- She’s beautiful. She appreciates the advantages it gives her, even though she doesn’t like how many men harass her on the street.
- She loves the way she looks, and she knows other people do too. She likes to play with and enhance her appearance by artfully applying makeup or shopping for flattering clothing.
Choose something that feels authentic and makes a fitting statement about your protagonist.
Conversations Should Work in Context
I turned around just in time to see my mother, Dela, coming down the steps. Even when she was in a hurry she never looked like she was rushing or running but instead floating gingerly. […]
My eyes darted to her dark blonde hair, which shone despite the lack of sunlight. I took a deep breath and decided to cut her off before she was able to speak. “Mom, what would you like me to do? Stay here and read cards with you for the rest of my life?” My exasperated question was sincere and sounded more like a plea than a question.
Were they just having a conversation inside the house? Since the protagonist was just enjoying the thunderstorm, that seems unlikely. But this line of dialogue feels like it comes from the middle of a conservation. The protagonist cuts her mom off before she can speak, but her mom shows no sign of being upset or critical. The protagonist is going off on her mother for no reason the audience knows.
Sarem also tells us this line of dialogue is exasperated, sincere, and more like a plea than a question. Even if readers were capable of quickly imagining the line of dialogue with all of these traits, it wouldn’t add anything that the dialogue itself doesn’t convey. Let dialogue speak for itself.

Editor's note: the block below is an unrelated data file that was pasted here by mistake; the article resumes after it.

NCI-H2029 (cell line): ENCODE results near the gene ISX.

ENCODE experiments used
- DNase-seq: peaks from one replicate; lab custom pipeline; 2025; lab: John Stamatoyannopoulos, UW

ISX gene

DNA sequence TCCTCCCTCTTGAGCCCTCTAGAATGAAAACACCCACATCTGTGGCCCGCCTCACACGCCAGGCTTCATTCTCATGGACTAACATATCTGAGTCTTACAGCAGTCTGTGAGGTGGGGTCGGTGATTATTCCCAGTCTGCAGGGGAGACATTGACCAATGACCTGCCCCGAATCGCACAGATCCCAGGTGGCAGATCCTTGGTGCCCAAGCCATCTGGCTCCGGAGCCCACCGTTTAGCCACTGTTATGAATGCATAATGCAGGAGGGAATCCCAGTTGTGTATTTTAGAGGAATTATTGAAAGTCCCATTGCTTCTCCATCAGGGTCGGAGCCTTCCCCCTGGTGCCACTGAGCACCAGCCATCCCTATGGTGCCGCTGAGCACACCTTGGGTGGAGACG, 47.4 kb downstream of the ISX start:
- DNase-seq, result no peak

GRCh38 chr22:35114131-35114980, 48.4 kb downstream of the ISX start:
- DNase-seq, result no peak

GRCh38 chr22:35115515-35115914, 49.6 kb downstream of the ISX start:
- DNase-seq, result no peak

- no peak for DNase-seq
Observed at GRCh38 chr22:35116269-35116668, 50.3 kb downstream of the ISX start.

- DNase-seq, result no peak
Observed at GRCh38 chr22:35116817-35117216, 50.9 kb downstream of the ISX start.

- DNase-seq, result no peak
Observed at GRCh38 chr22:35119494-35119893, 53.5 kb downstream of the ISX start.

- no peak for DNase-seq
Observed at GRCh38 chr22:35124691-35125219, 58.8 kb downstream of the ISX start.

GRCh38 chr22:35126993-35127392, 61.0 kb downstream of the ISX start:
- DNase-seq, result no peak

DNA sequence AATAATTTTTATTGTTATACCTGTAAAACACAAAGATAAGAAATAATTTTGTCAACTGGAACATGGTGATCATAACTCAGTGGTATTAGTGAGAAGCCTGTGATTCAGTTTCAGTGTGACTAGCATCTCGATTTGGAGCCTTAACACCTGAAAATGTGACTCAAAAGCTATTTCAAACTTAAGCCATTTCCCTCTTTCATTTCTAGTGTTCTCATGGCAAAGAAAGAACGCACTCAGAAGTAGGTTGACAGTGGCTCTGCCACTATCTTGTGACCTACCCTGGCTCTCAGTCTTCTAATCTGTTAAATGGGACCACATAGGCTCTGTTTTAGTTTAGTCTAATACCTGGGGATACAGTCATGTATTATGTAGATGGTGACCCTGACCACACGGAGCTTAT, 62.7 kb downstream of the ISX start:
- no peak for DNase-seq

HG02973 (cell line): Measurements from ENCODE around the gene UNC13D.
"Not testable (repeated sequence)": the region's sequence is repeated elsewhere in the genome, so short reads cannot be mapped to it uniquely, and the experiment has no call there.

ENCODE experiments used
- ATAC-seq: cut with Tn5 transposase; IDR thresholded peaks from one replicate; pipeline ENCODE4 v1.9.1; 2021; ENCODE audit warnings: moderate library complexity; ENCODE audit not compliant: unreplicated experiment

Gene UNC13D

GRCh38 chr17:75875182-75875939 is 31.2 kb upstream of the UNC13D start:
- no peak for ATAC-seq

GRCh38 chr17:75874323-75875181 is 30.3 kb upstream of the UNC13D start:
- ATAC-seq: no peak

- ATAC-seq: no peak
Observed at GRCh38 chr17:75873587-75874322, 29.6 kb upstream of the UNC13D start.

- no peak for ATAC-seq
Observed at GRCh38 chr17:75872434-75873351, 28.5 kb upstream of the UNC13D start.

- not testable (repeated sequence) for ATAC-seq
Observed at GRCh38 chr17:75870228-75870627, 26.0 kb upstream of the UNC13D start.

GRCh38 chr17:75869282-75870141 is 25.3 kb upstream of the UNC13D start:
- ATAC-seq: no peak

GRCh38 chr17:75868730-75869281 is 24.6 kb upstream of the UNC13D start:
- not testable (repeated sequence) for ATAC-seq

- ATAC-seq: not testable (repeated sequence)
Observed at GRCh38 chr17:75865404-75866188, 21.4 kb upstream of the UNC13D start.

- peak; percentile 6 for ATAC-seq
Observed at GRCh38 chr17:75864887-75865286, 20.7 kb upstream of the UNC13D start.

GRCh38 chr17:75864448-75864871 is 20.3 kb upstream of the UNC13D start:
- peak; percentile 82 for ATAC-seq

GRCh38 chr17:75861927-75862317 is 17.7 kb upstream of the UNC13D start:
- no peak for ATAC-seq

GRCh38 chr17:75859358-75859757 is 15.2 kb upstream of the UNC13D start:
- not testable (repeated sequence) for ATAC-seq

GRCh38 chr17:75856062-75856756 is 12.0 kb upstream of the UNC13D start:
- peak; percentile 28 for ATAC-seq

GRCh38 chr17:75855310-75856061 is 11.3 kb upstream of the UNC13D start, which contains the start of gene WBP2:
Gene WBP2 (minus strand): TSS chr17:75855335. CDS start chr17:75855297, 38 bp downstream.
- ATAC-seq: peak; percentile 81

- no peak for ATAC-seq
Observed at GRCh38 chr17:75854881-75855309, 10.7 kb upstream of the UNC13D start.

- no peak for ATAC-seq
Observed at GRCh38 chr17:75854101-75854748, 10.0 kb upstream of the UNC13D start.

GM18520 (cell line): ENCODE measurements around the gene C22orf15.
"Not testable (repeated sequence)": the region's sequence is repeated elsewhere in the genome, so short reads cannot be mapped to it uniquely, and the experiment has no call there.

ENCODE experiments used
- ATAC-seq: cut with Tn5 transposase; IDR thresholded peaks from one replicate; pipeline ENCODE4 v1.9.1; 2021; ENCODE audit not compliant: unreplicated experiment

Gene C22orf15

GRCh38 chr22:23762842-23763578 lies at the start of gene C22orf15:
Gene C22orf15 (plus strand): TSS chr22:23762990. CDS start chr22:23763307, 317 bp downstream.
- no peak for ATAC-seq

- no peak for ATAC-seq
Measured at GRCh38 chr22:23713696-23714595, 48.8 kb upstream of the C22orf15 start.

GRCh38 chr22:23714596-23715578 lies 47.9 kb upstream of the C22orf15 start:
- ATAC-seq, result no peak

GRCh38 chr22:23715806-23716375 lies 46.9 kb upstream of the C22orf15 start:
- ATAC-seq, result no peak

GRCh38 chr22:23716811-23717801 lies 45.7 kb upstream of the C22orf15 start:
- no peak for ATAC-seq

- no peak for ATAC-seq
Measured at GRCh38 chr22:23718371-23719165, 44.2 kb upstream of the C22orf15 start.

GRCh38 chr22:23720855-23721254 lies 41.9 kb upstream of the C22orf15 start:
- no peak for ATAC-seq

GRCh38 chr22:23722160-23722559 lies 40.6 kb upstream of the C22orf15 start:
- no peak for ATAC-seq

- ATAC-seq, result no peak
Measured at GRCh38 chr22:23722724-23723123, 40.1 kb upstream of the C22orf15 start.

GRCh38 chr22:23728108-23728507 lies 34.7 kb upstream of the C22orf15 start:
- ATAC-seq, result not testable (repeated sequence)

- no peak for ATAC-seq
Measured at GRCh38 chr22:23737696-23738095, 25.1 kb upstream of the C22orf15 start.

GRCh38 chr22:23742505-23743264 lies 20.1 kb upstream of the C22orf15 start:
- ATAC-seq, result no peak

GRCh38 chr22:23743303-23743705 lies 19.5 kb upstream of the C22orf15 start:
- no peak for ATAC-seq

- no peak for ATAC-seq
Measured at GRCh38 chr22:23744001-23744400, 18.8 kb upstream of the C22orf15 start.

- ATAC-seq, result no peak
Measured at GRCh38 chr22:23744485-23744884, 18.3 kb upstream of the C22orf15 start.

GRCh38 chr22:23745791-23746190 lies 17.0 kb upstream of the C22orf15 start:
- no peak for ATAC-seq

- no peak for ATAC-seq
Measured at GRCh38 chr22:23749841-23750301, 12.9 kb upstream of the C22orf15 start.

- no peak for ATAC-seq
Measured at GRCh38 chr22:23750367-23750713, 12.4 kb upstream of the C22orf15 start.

Sheepishly, my mother replied, “But, Zade, I thought you liked reading cards. I thought you liked this kind of life.”
After what feels like endless droning in the protagonist’s head, we finally have her name: Zade.
Is this the first time that Zade’s mother has heard of her leaving? You’d think that if Zade were moving out, they would’ve had this conversation earlier. If they didn’t, her mother would ask her where she’s going with all her luggage.
Unfortunately, these kinds of dialogue problems are pretty typical. Writers will focus on what’s convenient for characters to say in the scene they’re writing and forget everything else. What the character did before or after the scene or what experiences they’ve had in general aren’t factored in. It’s like the characters just popped into existence for this moment.
Powerful Prose Is Tight Prose